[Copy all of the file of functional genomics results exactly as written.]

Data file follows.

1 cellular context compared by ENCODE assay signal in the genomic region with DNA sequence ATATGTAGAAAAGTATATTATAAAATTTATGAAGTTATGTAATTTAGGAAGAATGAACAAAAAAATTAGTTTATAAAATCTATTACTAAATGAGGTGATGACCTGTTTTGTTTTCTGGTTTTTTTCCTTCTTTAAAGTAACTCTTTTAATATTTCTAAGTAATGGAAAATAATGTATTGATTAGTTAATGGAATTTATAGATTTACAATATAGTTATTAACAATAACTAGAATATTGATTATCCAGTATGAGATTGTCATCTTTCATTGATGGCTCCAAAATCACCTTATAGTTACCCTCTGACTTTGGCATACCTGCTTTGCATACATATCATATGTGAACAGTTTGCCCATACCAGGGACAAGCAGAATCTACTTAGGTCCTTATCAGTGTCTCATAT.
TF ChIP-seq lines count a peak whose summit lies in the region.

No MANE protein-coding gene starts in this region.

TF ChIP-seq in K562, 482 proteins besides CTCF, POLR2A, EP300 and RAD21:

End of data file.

1 cellular context compared by ENCODE assay signal in the genomic region with DNA sequence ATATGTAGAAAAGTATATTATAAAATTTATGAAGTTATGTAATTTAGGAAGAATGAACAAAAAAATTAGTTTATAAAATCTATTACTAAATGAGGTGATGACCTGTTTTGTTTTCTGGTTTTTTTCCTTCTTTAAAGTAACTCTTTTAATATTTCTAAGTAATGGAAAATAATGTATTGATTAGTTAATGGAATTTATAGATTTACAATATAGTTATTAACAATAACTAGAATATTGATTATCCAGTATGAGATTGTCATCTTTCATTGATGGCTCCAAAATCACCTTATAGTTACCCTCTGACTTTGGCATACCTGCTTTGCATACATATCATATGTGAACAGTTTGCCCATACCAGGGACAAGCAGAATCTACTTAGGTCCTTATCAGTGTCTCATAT.
TF ChIP-seq lines count a peak whose summit lies in the region.

No MANE protein-coding gene starts in this region.

TF ChIP-seq in K562, 482 proteins besides CTCF, POLR2A, EP300 and RAD21: